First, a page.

Hearing screening in the community

Gabrielle H. Saunders, Melissa T. Frederick, Shien Pei C. Silverman, Tina Penman, Austin Gardner, Theresa H. Chisolm, Celia D. Escabi, Preyanca H. Oree, Laura C. Westermann, Victoria A. Sanchez, Michelle L. Arnold

Research output: Contribution to journalArticlepeer-review

8 Scopus citations


Background: Adults typically wait 7-10 yr after noticing hearing problems before seeking help, possibly because they are unaware of the extent of their impairment. Hearing screenings, frequently conducted at health fairs, community events, and retirement centers can increase this awareness. To our knowledge, there are no published studies in which testing conditions and outcomes have been examined for multiple "typical screening events." Purpose: The purpose of this article is to report hearing screening outcomes for pure tones and self-report screening tests and to examine their relationshipwith ambient noise levels in various screening environments. Study Sample: One thousand nine hundred fifty-four individuals who completed a hearing screening at one of 191 community-based screening events that took place in the Portland,OR, and Tampa, FL,metro areas. Data Collection and Analysis: The data were collected during the recruitment phase of a large multisite study. All participants received a hearing screening that consisted of otoscopy, pure-tone screening, and completion of the Hearing Handicap Inventory-Screening Version (HHI-S). In addition, ambient sound pressure levels were measured just before pure-tone testing. Results: Many more individuals failed the pure-tone screening (n51,238) and then failed the HHI-S (n5 796). The percentage of individuals who failed the pure-tone screening increased linearly with age from ,20% for ages ,45 yr to almost 100% for individuals aged $85 yr. On the other hand, the percentage of individuals who failed the HHI-S remained unchanged at approximately 40% for individuals aged $55 yr. Ambient noise levels varied considerably across the hearing screening locations. They impacted the pure-tone screen failure rate but not the HHI-S failure rate. Conclusions: It is important to select screening locations with a quiet space for pure-tone screening, use headphones with good passive attenuation, measure sound levels regularly during hearing screening events, halt testing if ambient noise levels are high, and/or alert individuals to the possibility of a false-positive screening failure. The data substantiate prior findings that the relationship between pure-tone sensitivity and reported hearing loss changes with age. Although it might be possible to develop age-specific HHI-S failure criteria to adjust for this, such an endeavor is not recommended because perceived difficulties are the best predictor ofhearing health behaviors. Instead, it is proposed that a public health focus on education about hearing and hearing loss would be more effective.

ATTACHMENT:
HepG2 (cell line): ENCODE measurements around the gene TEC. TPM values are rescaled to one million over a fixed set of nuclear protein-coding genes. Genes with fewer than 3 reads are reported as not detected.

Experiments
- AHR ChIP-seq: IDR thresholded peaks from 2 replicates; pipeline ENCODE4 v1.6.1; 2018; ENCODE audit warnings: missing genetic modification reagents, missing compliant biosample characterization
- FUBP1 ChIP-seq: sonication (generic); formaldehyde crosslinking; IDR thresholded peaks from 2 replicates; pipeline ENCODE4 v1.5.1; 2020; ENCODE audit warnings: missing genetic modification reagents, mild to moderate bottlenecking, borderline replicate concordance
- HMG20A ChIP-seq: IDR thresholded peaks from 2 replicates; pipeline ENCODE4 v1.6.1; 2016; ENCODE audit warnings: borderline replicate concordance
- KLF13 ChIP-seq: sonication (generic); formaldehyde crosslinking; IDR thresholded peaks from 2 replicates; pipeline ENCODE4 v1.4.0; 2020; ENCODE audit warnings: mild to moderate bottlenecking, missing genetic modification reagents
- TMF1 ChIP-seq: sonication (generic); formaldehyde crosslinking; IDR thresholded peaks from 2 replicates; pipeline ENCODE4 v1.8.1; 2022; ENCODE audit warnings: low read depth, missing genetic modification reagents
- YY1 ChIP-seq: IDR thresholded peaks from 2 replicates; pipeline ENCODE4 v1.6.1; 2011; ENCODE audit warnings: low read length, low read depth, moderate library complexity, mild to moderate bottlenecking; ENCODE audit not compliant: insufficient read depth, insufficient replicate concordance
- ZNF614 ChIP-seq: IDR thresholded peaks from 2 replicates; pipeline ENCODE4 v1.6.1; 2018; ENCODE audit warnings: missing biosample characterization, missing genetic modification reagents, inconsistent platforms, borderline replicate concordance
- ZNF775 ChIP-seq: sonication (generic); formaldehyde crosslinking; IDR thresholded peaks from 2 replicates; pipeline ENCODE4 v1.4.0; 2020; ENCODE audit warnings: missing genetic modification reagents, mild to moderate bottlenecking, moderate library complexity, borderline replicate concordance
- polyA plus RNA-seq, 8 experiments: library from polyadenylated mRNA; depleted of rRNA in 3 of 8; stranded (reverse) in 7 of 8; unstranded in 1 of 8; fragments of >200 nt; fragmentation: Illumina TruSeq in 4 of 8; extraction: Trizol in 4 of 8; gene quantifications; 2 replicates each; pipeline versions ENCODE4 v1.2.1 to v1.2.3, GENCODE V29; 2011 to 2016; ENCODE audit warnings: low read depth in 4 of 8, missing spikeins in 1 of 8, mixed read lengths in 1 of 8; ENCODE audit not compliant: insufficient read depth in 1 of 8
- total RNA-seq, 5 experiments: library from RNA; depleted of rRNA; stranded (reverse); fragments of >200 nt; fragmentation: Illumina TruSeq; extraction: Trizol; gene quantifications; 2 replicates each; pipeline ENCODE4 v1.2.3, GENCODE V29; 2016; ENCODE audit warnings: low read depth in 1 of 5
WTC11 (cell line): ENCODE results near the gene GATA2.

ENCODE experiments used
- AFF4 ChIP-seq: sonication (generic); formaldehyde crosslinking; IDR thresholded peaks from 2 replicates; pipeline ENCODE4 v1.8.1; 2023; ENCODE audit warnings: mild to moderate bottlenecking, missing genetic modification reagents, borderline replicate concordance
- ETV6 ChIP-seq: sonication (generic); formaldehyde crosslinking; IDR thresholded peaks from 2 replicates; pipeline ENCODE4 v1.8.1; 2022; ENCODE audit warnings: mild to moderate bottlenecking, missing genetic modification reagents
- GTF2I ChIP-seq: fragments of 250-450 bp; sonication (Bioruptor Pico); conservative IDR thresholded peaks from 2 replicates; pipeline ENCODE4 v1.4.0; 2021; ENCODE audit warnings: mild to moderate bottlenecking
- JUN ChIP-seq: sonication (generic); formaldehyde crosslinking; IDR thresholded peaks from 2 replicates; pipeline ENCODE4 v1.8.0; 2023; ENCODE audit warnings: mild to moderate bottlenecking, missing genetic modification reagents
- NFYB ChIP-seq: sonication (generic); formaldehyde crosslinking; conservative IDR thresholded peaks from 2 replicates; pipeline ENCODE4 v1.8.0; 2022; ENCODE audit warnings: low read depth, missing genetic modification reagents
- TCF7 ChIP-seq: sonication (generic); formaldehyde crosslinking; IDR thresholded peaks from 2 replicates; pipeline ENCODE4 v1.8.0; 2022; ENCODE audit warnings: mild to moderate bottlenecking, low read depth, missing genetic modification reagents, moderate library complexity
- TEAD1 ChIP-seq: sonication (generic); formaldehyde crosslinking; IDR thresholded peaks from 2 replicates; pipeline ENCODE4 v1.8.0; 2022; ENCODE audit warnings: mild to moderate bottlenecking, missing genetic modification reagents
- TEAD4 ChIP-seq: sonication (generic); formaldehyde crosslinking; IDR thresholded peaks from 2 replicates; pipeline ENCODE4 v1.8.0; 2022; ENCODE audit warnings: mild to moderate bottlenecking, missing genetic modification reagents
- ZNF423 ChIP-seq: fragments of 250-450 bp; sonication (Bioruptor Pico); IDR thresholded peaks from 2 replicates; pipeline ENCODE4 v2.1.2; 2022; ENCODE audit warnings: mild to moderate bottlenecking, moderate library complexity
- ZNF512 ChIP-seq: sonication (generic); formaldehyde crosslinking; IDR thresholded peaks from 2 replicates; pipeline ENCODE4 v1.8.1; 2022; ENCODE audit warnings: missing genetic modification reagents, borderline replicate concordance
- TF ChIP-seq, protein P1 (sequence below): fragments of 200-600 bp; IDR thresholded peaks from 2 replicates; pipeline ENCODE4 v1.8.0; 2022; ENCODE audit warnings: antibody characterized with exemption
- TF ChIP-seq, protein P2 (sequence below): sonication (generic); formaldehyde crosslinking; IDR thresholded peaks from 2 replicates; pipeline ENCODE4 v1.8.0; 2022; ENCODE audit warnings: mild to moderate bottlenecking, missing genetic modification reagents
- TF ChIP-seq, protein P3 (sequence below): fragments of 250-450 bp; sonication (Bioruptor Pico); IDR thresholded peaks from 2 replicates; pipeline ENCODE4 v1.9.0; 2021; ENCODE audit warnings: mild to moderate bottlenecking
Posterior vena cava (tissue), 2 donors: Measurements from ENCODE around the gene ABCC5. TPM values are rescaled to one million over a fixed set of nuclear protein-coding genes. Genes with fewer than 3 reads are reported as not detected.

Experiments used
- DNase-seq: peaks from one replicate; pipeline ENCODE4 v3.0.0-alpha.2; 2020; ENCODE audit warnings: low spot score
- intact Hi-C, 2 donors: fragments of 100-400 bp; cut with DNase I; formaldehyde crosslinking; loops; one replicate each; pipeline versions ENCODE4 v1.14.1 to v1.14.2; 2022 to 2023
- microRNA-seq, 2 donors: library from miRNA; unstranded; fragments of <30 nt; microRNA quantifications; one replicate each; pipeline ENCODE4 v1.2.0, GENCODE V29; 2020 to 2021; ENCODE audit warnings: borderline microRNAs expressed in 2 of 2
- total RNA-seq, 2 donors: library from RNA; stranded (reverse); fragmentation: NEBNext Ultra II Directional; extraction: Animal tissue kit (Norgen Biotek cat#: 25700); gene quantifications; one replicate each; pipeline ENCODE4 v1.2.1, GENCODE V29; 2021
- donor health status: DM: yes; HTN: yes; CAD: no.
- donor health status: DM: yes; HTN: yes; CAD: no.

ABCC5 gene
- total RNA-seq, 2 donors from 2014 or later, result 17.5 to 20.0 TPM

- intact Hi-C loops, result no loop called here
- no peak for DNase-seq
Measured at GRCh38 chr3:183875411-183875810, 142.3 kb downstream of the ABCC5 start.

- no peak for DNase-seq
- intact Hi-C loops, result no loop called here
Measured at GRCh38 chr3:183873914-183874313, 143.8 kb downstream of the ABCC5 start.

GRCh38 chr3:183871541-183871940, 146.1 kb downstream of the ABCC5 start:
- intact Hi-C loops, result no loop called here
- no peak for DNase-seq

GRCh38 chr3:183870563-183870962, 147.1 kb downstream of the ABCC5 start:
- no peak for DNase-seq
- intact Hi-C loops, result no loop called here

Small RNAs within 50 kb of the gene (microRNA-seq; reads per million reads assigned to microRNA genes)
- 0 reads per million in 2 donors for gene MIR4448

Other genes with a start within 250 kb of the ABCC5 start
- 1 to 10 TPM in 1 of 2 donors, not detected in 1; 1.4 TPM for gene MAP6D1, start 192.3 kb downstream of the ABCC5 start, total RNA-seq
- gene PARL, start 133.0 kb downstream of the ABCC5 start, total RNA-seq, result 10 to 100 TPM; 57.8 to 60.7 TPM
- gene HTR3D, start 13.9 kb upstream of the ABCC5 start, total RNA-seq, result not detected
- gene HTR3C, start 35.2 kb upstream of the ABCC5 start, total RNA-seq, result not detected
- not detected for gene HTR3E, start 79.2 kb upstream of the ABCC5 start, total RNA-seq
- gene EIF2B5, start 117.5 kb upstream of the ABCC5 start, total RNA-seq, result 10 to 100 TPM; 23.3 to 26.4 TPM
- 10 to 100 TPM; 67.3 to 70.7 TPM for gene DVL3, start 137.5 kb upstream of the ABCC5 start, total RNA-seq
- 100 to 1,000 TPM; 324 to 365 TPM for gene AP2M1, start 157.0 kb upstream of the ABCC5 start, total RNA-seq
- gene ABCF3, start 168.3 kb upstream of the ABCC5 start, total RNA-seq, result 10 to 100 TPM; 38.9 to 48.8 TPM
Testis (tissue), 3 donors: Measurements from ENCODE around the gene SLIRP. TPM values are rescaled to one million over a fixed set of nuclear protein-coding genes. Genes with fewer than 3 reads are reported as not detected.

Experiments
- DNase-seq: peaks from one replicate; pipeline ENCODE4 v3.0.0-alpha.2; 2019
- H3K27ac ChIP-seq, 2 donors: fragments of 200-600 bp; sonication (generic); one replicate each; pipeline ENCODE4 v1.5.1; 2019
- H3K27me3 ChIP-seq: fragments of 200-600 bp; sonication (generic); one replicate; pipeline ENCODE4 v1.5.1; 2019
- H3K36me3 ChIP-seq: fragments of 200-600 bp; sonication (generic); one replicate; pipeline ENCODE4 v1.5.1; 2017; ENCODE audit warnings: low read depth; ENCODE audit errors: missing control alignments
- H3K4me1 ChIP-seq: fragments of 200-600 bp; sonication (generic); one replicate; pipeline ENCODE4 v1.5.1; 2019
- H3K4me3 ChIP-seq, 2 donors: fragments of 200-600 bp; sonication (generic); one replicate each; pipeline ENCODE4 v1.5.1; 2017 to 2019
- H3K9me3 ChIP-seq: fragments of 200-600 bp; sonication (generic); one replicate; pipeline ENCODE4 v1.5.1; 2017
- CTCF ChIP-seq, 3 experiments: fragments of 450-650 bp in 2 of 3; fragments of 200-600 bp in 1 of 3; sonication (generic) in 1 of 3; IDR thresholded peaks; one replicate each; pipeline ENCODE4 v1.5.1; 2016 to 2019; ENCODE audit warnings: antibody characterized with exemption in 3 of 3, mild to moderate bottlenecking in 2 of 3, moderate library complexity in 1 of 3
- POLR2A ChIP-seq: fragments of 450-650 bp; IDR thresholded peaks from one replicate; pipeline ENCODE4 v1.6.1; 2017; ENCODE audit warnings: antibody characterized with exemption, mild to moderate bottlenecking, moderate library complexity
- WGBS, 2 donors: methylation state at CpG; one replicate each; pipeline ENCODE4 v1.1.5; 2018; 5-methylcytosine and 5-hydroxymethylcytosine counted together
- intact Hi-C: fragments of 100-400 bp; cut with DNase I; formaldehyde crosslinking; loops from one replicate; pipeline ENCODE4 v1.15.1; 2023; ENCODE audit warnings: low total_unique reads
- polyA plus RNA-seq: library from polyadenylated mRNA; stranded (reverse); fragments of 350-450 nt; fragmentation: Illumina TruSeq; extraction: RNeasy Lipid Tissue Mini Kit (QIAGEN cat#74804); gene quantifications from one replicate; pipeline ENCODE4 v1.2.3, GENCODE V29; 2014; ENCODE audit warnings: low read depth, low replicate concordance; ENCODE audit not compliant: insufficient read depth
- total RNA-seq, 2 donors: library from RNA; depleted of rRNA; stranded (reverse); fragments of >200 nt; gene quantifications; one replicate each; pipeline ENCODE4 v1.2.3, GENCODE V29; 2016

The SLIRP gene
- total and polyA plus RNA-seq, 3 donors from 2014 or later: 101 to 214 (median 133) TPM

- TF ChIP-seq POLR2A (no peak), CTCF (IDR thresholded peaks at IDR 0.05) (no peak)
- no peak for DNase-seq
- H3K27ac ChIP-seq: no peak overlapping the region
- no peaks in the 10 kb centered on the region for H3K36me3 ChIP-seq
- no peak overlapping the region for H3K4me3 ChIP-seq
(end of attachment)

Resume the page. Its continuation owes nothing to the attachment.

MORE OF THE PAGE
Original languageEnglish (US)
Pages (from-to)145-152
Number of pages8
JournalJournal of the American Academy of Audiology
Issue number2
StatePublished - Feb 2019


  • age-related hearing loss
  • hearing screening
  • self-report

ASJC Scopus subject areas

  • Speech and Hearing


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